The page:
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LONDON-Lloyd's of London's annual general meeting earlier this month could not have differed more from the market's meetings in recent years.
Of course, much has changed in the past 12 months. Since last year's meeting, Lloyd's has ceded its pre-1993 liabilities into reinsurer Equitas Ltd.; ended most of the litigation brought by members alleging negligence or fraud for their losses; re-examined its regulatory and administration structures; and witnessed a shift toward greater limited liability investment in the market.
Many names who once were stuck on open syndicates and exposed to unlimited liability for long-tail claims have wound up their underwriting and have left Lloyd's.
As a result, fewer than 600 members attended the annual general meeting at London's Barbican Centre earlier this month. In contrast, more than 3,000 members were at the Royal Festival Hall last year, ostensibly to hear about and ratify proposals to restructure Lloyd's finances (BI, July 22, 1996).
However, some names remain stuck on open years-54 syndicates still have not been able to close their books, mostly because they have no successor to reinsure their liabilities-and others continue their refusal to pay their Lloyd's bills. Outside the Barbican Centre, some unhappy names carried banners proclaiming that Lloyd's was fraudulent and had stolen money from them.
Inside, however, the meeting generally was calm. The tirades and pleas from names desperate to put an end to their Lloyd's connections, typical of recent years, were replaced with questions posed to Chairman David Rowland, Chief Executive Ron Sandler and the Council of Lloyd's on technical issues. Some disquiet did underpin various questions posed by members-particularly a worry by some individual members with unlimited liability that they are being pushed out of the market in favor of limited liability corporate capital.
Sir David's consistent response to this concern was that a recent move to increase the minimum total assets required for unlimited liability members to underwrite at Lloyd's was made to protect the market's policyholders and to ensure fairness between different types of Lloyd's capital (BI, June 9).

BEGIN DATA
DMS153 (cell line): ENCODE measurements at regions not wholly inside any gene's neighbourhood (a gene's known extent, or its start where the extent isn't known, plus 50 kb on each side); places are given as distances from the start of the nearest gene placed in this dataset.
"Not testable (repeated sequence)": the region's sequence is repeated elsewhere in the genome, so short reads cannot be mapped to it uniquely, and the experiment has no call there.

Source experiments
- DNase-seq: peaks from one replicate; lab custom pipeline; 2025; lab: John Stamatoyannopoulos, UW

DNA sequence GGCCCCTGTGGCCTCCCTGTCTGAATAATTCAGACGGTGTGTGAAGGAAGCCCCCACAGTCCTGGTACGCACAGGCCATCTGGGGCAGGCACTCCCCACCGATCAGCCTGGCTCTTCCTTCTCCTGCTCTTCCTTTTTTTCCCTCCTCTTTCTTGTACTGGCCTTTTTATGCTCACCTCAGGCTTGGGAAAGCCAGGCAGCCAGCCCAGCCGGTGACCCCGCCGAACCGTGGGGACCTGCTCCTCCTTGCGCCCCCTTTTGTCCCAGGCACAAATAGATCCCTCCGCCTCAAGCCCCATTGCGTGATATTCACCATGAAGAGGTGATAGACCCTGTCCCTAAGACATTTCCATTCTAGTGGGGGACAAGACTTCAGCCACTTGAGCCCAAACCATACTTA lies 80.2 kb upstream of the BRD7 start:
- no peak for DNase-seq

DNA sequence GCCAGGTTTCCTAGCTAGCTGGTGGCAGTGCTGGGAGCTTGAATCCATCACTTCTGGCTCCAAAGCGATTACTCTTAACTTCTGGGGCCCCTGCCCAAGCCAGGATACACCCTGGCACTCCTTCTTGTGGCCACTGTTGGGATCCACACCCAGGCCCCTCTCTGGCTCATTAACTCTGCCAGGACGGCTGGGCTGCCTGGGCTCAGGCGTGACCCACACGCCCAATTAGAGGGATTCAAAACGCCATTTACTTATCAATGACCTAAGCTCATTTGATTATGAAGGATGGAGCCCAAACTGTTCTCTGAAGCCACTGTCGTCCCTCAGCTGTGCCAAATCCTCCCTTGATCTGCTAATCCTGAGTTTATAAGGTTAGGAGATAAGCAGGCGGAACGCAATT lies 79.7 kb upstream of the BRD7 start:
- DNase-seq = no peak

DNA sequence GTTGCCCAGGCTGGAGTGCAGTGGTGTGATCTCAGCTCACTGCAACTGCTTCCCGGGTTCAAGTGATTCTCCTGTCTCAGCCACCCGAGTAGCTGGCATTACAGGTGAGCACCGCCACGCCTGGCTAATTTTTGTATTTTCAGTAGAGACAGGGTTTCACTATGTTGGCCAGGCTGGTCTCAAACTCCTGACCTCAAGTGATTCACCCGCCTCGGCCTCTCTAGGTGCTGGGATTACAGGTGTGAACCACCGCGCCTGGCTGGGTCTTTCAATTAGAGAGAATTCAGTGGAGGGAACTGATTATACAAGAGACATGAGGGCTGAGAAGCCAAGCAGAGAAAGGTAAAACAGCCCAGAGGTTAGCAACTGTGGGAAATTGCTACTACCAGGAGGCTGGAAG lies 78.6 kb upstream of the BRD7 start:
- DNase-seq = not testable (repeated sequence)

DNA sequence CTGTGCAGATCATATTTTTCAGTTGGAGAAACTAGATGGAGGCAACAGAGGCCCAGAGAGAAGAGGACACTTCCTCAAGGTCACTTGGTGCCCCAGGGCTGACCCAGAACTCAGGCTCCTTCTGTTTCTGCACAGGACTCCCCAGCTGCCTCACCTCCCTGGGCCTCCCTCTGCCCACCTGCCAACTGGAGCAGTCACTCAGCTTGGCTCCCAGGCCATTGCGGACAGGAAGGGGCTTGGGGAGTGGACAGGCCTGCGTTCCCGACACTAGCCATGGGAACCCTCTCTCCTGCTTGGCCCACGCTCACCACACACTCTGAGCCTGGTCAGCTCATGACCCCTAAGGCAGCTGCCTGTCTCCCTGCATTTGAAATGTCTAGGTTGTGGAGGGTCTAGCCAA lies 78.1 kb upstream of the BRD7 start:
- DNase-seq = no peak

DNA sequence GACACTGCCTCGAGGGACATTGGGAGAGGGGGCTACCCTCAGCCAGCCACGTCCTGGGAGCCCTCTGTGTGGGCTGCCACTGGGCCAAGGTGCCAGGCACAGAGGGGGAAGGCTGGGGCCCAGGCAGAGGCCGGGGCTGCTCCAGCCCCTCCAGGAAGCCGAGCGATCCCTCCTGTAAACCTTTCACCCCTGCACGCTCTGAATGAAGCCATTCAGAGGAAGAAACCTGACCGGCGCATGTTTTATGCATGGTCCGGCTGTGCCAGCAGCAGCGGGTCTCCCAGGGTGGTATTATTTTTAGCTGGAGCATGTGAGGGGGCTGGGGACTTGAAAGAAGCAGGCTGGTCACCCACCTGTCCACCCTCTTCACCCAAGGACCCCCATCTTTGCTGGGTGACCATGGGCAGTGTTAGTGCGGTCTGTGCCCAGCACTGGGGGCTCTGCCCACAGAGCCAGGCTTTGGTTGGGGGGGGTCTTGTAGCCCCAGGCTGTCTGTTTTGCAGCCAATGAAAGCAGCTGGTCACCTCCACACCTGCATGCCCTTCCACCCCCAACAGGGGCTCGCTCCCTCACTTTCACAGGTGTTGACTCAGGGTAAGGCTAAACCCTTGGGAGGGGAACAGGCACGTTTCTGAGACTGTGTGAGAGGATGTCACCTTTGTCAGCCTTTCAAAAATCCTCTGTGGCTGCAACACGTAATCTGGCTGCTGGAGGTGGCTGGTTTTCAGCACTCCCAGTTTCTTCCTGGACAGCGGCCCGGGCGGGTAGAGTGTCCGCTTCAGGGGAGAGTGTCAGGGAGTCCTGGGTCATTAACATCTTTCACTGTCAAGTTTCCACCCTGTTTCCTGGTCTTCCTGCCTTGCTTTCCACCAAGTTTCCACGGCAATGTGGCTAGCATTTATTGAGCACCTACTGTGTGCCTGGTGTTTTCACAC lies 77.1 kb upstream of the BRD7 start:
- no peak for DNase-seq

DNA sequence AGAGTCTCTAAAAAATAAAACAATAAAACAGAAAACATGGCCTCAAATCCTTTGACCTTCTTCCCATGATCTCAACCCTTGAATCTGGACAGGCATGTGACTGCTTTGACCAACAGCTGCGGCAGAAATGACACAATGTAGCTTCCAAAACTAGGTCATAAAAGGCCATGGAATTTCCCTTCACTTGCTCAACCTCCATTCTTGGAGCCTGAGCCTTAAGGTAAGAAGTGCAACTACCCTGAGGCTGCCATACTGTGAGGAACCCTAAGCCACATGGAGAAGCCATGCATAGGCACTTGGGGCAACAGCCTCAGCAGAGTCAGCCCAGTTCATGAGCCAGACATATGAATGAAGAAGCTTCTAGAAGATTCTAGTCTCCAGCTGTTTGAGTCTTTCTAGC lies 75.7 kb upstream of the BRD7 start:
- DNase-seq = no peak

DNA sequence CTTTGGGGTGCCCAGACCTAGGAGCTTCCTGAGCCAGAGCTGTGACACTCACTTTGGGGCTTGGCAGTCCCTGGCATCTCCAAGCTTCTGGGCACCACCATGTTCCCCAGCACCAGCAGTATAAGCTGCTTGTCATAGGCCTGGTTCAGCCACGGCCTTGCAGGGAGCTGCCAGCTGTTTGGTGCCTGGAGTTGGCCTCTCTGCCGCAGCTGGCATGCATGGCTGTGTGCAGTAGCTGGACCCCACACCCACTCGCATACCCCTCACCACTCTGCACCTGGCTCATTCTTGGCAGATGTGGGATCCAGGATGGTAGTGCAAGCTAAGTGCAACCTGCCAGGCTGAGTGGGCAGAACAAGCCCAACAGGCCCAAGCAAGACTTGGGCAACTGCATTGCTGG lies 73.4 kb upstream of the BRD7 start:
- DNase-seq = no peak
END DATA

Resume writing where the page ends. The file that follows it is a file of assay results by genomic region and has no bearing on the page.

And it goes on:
In Sir David's final address to an annual general meeting as Lloyd's chairman-he is retiring at the end of the year-he noted that recent annual meetings have focused on the needs and rights of capacity providers, rather than policyholders.
"Our vision of the future. . .must be rooted. . .in serving our customers, not in nostalgia about our past or our success in dealing with our complex problems," Sir David said. "As we look ahead to Lloyd's future, we must be driven by the changing needs of our customers," a point he set against "rather poor market conditions" facing the insurance market.
That vision of the future has been encapsulated in a nine-point document, "Principles for the Future Development of Lloyd's." Policyholder rights are a strong theme of the document, which was released at the AGM.
"Lloyd's future strategy will continue to be determined by the need to provide clients with a secure, expert and efficient marketplace for risk, aiming to earn good returns for its members," reads the first point.
Policyholders are also championed in the second point: Regulation will provide "reasonable safeguards" for protecting policyholders, it says, as well as protecting members and component businesses, and will aim to introduce external accountability for Lloyd's regulators (BI, May 26).
Lloyd's will maintain its "special features of the diverse. . . marketplace, which make it attractive to its clients and brokers," promises the document. Controls will be in place to curb threats to these "special features," such as "undue dominance."